It’s a startling statistic: 79% of properties in the UK are underinsured. But what are the potential consequences of underinsurance?
What is underinsurance?
Underinsurance occurs when a property is insured for less than the total cost to rebuild it.
If your property is found to be underinsured following a damage claim, insurers could reduce the value of the claims settlement proportionately in line with the amount of underinsurance. Sometimes, they may even consider the underinsurance to be materially misleading and refuse to pay any of the claim.
Common causes of underinsurance
If you mistakenly base your building sum insured on the market value of your property, or a mortgage valuation. For insurance purposes, your building sum insured should always be based on the rebuilding cost.
Some other common issues are:
- Where a property has never been professionally valued for insurance purposes, or the valuation has not been reviewed in the past three years.
- You have altered or extended the property, but not subsequently reviewed your buildings sum insured.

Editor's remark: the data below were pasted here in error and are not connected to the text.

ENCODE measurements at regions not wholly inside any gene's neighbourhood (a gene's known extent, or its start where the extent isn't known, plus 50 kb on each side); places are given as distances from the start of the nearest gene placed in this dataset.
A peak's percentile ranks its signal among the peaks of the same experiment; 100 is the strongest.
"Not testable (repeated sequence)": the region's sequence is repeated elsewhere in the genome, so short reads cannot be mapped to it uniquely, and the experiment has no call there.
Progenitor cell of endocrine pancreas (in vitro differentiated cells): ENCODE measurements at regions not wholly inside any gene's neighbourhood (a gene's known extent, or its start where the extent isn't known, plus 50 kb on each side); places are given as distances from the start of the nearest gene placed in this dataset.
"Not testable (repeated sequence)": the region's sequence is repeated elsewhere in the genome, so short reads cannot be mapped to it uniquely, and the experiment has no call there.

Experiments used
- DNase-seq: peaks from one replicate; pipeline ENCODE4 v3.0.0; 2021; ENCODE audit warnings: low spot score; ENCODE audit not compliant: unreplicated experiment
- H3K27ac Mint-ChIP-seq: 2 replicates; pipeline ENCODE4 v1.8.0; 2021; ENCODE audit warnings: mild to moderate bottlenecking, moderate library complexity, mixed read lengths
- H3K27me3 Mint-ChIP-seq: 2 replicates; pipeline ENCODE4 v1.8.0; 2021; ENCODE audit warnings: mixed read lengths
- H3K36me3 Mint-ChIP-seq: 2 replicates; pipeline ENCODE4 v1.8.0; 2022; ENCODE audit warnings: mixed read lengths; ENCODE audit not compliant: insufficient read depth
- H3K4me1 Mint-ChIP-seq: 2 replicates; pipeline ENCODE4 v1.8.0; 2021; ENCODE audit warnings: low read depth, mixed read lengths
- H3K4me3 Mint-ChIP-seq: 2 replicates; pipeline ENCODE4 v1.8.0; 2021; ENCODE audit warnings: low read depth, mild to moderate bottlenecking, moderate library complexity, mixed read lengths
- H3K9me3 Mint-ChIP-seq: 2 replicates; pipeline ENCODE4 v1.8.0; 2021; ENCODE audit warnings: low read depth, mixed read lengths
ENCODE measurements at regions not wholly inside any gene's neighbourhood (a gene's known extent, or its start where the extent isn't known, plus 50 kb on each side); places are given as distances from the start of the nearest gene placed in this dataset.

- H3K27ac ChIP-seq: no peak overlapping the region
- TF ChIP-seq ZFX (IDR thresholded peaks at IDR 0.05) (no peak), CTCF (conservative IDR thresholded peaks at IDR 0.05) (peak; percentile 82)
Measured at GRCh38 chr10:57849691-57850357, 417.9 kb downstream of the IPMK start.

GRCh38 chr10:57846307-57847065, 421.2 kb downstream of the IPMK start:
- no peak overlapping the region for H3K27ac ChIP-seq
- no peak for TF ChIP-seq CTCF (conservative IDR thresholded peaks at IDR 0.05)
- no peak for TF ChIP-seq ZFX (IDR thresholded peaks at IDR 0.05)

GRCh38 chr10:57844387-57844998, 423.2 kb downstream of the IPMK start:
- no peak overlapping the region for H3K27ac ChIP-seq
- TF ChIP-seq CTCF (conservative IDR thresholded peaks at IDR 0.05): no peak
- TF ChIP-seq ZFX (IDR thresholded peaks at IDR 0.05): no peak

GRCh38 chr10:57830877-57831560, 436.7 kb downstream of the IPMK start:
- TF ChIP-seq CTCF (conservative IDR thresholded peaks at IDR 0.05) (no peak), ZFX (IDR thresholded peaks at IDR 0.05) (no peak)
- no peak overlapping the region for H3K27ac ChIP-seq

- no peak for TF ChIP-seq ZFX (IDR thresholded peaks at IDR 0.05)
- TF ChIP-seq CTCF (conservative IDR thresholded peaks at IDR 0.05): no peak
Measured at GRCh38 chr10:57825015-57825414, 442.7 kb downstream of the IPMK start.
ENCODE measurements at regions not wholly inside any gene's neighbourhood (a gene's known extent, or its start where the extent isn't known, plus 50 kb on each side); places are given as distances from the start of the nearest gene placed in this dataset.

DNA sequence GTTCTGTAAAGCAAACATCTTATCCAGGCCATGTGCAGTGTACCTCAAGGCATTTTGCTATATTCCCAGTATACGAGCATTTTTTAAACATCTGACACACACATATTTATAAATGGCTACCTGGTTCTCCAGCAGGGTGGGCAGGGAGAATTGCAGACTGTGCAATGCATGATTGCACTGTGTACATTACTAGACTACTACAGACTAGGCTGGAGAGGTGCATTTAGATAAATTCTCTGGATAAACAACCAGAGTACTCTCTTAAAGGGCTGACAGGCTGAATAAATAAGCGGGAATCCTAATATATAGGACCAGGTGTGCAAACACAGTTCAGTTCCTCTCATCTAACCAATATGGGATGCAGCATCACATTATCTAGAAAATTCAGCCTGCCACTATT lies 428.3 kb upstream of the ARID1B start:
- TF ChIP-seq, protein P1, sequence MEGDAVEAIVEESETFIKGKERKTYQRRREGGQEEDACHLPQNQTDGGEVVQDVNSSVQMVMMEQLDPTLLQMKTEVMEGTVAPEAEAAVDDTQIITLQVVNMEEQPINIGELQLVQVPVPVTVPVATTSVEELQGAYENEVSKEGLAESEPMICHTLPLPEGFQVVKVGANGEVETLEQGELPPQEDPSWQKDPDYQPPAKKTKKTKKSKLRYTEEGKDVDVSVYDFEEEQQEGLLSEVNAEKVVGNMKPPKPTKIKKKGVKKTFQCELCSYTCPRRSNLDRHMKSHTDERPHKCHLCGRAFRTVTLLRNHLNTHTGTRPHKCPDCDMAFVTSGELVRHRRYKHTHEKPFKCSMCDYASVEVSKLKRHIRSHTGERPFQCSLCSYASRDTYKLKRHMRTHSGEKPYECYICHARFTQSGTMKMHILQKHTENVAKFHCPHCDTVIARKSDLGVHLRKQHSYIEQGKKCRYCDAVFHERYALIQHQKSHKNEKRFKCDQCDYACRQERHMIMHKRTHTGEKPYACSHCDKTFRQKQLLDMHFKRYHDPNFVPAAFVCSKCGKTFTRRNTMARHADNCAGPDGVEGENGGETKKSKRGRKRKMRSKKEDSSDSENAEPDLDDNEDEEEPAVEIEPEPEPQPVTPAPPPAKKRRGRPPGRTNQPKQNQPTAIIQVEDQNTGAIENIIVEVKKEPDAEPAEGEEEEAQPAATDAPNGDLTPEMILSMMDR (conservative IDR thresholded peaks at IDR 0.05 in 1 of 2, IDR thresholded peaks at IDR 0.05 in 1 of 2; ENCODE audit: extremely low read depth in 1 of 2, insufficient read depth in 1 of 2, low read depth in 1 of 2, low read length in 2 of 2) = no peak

- You are not VAT registered but your building sum insured excludes VAT.
The rebuilding value of your property should also take into consideration costs such as professional fees, site clearance and the replacement costs of periphery items such as gates, fences or car parking areas and any other items as included within the definition of buildings under your insurance policy.
If the cost to rebuild your property is £1,000,000 but your building sum insured is only £500,000, then you would effectively be underinsured by £500k or 50%. In this example your insurer would only cover 50% of any loss, no matter what the size of the claim.
How Adler Fairways can help
Adler Fairways Insurance Brokers have RICS accredited partners who offer rebuild cost assessment options to suit your needs.
You can choose from two forms of assessment:
This involves a visit to the premises; it is the most accurate means of valuing the property for insurance purposes. This method should particularly be considered where there are multiple buildings, where the construction is nonstandard or where properties have listed status.
A desktop assessment utilises satellite imagery and multiple data points to produce a comprehensive report without anyone visiting the premises. Whilst this is likely to be less accurate than the site survey it offers a cost-effective option for less complex buildings.
Whatever assessment method you choose, if you own or are responsible for insuring your property it is vital that it is insured for the correct amount. This will ensure you are not underinsured or even over insured and will minimise the risk to your business in the event of a claim being made.